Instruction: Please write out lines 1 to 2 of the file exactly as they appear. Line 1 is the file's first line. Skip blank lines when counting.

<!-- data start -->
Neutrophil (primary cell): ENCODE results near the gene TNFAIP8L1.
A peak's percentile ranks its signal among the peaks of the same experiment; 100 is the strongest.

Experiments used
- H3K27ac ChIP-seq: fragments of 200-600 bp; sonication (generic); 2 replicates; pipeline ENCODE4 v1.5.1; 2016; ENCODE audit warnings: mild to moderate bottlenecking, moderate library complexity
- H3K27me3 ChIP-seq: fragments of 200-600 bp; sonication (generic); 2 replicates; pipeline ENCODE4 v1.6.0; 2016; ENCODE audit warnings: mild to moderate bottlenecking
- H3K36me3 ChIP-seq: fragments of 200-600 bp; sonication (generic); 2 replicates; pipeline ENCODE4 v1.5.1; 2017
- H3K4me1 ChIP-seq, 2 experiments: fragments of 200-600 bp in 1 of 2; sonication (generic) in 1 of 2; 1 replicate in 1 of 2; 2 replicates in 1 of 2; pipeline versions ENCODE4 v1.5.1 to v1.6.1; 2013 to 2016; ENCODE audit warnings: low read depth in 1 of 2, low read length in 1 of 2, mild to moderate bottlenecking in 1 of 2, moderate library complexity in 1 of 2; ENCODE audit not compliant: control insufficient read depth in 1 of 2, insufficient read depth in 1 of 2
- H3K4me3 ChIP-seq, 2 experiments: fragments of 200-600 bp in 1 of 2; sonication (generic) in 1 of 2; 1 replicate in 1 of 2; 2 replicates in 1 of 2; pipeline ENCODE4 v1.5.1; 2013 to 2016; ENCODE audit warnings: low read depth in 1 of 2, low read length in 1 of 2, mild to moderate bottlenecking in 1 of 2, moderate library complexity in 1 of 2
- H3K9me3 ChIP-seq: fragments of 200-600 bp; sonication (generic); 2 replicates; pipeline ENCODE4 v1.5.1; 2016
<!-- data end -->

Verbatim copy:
Neutrophil (primary cell): ENCODE results near the gene TNFAIP8L1.
A peak's percentile ranks its signal among the peaks of the same experiment; 100 is the strongest.